Which brings me to a final point. Fantasy stories are precisely that – fantasy, imaginary, not real. Therefore, aren’t they less traumatic than watching the horrors unfold in Syria, the recent terrorist attacks in Paris, child abductions and murders? All at a time when even CBeebies hasn’t switched off for the night? Children know that fantasy is not real. Child psychologists such as Bruno Bettelheim have said that fairy tales (and we all know how violent they are!) serve an important function in childhood development – they allow children to experience unpleasant situations and emotions and work them out safely. The same applies to fantasy stories: often the heroes (perceived as powerless – children perhaps?) defeat the villains (the adults who repress them?). If anything, we all need a little fantasy to keep us sane.

What are your views on this topic? Please share them with me!




  1. Thanks, Lynne! I would love to hear the children’s responses – please do share. It’s a tricky area this – I know of a few books where I’ve thought they’re horrible and don’t want H to read them but as she’s grown I’ve seen a place for them.


  2. The only reader of my family, I grew up reading a wide range of genres and age-targeted books. My parents did not check what I was reading, so I read books that would be considered inappropriate for young readers. I turned out normal enough to function in society. Now, I am a bit more careful in choosing the books I allow my children to read. And, I find reading a variety of fiction genres fosters an amazing imagination in children. Furthermore, it has helped my children create some fascinating stories. Children should imagine themselves slaying the dragon, capturing pirates, and flying rocket ships. Do they still say rocket ship? 😉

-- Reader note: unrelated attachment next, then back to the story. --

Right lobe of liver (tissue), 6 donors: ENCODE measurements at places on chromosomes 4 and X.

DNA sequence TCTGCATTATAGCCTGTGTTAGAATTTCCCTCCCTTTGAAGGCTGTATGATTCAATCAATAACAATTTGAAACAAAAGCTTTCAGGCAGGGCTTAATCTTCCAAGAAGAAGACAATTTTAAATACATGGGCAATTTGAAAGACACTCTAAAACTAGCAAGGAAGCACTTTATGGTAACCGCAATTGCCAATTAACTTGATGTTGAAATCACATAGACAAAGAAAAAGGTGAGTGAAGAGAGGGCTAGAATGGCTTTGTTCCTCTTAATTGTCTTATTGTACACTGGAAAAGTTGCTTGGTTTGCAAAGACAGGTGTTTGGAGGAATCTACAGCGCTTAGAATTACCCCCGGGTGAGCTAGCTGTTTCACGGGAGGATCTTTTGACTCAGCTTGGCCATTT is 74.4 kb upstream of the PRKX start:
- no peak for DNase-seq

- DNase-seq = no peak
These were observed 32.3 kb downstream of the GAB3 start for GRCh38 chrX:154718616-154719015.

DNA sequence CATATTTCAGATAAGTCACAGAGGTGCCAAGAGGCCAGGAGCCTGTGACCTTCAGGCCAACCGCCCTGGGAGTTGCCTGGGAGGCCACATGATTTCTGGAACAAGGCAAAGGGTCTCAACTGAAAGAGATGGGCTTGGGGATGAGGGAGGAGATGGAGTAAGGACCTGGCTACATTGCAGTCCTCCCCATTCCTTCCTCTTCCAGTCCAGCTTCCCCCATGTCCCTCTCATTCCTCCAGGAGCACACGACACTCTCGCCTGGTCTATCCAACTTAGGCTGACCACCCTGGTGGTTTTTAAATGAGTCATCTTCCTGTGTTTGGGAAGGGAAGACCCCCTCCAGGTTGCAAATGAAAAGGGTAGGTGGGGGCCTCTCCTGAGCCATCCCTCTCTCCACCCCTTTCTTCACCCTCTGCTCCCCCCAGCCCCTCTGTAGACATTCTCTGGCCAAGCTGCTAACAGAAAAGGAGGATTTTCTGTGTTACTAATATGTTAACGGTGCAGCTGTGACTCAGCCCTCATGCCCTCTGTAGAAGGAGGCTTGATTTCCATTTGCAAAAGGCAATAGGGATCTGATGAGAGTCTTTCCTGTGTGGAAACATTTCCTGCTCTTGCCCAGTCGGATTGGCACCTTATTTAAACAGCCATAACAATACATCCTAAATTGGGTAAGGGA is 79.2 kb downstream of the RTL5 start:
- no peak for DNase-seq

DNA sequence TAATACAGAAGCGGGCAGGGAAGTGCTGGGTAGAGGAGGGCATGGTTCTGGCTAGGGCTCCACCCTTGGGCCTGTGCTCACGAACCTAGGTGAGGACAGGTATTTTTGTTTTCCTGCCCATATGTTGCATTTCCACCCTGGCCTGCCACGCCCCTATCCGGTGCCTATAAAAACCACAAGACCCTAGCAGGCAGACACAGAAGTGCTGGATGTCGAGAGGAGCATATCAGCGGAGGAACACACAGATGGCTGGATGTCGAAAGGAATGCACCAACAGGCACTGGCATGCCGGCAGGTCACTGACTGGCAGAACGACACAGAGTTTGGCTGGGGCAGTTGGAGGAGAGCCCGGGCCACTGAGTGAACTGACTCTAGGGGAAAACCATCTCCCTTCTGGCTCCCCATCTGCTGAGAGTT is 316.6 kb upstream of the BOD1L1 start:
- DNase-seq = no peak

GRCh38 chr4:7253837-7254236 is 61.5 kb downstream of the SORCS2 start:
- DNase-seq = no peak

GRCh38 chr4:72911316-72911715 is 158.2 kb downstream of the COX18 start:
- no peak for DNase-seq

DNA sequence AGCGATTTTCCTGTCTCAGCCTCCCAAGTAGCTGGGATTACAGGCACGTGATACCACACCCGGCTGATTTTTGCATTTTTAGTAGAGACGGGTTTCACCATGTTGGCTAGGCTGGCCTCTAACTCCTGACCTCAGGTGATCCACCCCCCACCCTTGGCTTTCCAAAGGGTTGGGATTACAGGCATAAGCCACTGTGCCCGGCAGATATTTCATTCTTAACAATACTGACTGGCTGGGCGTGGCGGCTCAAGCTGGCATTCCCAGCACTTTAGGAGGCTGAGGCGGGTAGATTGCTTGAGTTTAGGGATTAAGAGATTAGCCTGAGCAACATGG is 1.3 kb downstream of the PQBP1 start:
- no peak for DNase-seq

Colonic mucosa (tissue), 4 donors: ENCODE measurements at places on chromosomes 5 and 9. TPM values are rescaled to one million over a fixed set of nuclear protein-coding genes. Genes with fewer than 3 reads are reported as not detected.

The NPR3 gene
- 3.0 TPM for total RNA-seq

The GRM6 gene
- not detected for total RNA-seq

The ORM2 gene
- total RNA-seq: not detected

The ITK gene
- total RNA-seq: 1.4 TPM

• Thanks for the comment! Your story is so interesting and I totally agree that variety in reading can only help nurture children’s creativity and imagination. And I think they still say rocket ship – at least I hope so! 🙂

      Liked by 1 person

  3. Such an extraordinary thing to say. I followed your link to the original blog and it’s obvious that Graeme Whiting’s fears are grounded in his own tragic, real-life (as opposed to fantasy) experiences of losing his parents, wife and 3 brothers (awful to have so much bereavement), plus memories of bullying and abuse from teachers when he was a young boy. These are the horrors that lead to mental suffering, not stories that children read and recognise as stories. Odd that Whiting, while clearly having learnt to deal with and conquer his pain, doesn’t see the difference between reality and imagination.

    Liked by 2 people